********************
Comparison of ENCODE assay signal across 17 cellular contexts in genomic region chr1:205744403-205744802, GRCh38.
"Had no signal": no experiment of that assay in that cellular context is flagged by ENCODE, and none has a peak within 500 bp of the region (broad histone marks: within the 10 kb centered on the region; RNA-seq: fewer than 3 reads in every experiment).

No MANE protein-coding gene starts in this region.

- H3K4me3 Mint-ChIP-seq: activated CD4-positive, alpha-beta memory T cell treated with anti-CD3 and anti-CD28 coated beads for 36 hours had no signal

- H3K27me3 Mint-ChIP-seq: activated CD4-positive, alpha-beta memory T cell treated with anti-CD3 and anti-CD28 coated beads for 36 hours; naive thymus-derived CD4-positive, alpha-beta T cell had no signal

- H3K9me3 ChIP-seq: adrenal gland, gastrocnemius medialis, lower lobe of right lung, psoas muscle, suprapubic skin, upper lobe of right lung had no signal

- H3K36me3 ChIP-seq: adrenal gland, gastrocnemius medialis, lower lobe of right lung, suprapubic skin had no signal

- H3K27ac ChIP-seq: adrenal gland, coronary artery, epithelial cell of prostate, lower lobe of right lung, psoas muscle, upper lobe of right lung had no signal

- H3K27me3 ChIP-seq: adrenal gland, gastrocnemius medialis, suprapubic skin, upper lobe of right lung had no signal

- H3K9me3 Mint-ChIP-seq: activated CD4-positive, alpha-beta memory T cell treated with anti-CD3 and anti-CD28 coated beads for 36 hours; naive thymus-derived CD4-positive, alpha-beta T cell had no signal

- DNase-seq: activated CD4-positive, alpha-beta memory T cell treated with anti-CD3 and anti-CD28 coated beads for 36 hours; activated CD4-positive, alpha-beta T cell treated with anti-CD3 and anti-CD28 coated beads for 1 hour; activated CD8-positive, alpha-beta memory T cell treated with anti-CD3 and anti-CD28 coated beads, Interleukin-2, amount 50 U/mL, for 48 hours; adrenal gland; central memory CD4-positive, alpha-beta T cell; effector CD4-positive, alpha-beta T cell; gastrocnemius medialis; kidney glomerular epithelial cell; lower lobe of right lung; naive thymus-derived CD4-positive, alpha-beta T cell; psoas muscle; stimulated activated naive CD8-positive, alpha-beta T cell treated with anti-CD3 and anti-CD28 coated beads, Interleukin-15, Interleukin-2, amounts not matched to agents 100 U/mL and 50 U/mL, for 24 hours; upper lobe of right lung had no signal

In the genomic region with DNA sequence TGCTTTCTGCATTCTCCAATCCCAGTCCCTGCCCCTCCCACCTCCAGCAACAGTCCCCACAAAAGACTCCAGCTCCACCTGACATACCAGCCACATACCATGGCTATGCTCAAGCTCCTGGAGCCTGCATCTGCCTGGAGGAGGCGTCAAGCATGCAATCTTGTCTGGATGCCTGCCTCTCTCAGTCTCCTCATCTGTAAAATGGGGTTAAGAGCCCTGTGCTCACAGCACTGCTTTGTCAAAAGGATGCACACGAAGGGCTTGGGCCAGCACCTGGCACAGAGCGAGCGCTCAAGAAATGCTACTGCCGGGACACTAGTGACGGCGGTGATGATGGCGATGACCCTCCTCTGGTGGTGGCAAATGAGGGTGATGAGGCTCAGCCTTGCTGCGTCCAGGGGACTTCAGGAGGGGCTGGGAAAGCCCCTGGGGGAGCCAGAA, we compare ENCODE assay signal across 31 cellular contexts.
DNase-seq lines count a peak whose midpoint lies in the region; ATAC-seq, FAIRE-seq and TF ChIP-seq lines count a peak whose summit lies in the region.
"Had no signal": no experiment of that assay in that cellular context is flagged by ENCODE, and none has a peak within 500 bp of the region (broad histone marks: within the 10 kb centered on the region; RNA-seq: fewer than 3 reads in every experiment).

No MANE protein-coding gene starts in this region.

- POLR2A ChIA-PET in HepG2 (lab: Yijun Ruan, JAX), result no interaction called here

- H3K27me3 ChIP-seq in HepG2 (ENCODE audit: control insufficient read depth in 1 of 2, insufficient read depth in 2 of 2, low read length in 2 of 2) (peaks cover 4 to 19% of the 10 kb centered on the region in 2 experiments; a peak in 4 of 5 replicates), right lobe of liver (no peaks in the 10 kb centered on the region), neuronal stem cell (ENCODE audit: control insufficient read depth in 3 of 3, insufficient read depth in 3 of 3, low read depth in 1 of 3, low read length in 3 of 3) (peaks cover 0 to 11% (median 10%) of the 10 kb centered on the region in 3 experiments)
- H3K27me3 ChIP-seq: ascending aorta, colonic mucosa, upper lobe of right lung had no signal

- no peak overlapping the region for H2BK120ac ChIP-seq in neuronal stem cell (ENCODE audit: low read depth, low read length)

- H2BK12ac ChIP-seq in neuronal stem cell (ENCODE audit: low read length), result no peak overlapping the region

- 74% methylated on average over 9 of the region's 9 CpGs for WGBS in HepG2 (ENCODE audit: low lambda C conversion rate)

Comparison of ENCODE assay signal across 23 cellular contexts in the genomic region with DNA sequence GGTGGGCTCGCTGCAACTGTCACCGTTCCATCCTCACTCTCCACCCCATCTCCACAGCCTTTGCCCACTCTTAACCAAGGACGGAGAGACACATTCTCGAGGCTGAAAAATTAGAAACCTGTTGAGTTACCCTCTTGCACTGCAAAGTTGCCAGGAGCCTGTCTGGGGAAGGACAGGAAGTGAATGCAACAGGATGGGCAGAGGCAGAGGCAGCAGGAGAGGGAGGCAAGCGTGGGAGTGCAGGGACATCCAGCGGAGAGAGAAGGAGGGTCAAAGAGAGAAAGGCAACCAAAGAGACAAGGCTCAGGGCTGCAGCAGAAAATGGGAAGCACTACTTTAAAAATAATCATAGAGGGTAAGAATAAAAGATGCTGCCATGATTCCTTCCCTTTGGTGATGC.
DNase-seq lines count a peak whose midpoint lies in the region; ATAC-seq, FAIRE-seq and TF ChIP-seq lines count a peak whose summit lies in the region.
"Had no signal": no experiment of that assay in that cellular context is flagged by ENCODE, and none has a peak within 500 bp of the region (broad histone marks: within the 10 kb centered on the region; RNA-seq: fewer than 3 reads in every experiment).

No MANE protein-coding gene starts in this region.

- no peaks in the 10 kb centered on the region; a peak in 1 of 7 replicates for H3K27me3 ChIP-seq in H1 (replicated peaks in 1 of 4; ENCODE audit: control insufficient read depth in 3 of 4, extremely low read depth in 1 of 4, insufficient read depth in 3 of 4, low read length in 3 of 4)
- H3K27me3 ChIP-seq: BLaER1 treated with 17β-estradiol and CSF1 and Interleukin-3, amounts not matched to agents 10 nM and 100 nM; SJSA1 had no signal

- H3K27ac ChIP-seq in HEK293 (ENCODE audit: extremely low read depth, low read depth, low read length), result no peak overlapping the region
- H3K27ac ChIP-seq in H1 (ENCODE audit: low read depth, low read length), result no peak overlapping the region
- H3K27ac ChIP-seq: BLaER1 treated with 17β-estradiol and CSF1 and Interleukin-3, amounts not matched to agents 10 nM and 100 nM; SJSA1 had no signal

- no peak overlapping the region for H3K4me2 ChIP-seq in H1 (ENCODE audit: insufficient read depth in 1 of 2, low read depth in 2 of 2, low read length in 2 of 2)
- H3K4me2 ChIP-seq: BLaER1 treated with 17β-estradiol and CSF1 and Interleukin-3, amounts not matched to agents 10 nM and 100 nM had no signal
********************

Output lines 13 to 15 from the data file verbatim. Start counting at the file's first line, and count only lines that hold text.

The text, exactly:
DNase-seq lines count a peak whose midpoint lies in the region; ATAC-seq, FAIRE-seq and TF ChIP-seq lines count a peak whose summit lies in the region.
"Had no signal": no experiment of that assay in that cellular context is flagged by ENCODE, and none has a peak within 500 bp of the region (broad histone marks: within the 10 kb centered on the region; RNA-seq: fewer than 3 reads in every experiment).

No MANE protein-coding gene starts in this region.